BRUSSELS (Reuters) - Slovakia did not break European Union laws guaranteeing the free movement of people when it blocked Hungary's former president from visiting Slovakia three years ago, the EU's highest court ruled on Tuesday.
Hungarian President Laszlo Solyom, who ended his five-year term in 2010, had wanted to visit the southern Slovak town of Komarno on August 21, 2009, to inaugurate a statue of Saint Stephen, the founder and first king of Hungary.
But August 21 is a sensitive date for Slovakia -- on that day in 1968, the armies of five Soviet states, including troops from Hungary, invaded what was then Czechoslovakia.
Slovakia, which was part of the Austro-Hungarian empire until 1918, saw Solyom's planned visit as an intentional provocation and refused his entry. As a result, Hungary took Slovakia to court, saying it was in breach of EU law.
But after lengthy considerations, the European Court of Justice, the EU's final arbiter on legal issues, determined that Slovakia had a right to block Solyom's entry.
The position of head of state has a specific character under international law, the court said, which means that a citizen's right of free movement under EU law can be curtailed.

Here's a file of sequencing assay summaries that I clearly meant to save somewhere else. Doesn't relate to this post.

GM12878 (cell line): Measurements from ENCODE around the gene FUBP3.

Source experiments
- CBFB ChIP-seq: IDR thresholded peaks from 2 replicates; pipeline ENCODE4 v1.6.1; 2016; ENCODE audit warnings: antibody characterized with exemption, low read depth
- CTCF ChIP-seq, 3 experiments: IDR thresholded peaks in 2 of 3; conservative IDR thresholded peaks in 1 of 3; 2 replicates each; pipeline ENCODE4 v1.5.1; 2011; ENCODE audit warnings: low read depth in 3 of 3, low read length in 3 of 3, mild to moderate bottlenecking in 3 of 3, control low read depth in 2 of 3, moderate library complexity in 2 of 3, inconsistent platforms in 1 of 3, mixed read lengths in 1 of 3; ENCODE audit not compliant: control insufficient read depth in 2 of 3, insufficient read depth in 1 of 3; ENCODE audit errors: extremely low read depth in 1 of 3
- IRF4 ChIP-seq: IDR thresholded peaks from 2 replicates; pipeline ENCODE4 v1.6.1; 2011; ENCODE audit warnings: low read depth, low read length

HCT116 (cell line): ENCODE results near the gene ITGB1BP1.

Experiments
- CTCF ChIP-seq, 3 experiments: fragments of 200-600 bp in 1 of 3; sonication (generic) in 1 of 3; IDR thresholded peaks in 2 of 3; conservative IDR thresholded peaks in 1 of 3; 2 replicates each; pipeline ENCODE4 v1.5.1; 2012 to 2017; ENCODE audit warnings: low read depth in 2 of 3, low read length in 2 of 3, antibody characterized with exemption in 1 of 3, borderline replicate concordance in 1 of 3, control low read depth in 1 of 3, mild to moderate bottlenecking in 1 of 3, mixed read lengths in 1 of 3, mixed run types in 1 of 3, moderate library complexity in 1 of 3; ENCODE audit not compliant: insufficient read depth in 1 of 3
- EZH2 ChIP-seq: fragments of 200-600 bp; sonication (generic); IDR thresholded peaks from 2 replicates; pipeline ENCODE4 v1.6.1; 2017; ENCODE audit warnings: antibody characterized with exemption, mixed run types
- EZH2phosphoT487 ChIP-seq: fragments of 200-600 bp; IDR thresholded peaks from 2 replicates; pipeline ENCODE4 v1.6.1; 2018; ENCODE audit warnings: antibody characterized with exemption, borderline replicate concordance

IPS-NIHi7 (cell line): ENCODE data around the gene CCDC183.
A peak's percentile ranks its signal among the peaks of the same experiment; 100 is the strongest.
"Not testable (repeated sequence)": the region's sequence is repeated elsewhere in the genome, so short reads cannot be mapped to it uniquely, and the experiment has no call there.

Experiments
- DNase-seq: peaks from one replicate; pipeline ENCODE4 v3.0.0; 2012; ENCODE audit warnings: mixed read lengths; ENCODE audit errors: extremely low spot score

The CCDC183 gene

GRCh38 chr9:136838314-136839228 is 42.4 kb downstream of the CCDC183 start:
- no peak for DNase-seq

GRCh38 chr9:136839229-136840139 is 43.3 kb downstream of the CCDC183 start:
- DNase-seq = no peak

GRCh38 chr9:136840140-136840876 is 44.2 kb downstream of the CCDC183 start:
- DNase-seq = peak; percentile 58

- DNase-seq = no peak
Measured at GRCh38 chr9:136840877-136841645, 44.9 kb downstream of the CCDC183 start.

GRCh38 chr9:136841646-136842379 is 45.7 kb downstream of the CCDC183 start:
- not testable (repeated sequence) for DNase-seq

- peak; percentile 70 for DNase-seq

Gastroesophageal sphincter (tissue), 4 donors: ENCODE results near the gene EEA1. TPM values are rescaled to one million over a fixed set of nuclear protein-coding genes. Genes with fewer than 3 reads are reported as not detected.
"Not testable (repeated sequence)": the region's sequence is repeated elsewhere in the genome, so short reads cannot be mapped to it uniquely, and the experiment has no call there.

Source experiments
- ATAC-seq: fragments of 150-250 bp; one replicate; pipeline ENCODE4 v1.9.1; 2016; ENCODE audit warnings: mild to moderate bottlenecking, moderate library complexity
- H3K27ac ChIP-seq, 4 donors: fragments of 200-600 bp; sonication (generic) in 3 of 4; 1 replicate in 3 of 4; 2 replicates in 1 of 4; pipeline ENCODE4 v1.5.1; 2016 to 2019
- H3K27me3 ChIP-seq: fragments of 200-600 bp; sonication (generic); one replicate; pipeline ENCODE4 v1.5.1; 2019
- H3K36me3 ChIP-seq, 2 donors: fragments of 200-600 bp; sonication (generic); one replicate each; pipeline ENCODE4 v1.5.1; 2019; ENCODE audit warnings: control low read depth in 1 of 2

"The court finds that EU law did not oblige Slovakia to guarantee access to its territory to the president of Hungary," it said in a statement accompanying its judgment.
"The fact that an EU citizen performs the duties of head of state is such as to justify a limitation, based on international law, on the exercise of the right of free movement."
As a result, the court said it was dismissing Hungary's complaint in its entirety. It is only the sixth time an EU member state has directly brought proceedings against another.
(Reporting and writing by Sofia Bettiza and Martin Santa, editing by Luke Baker)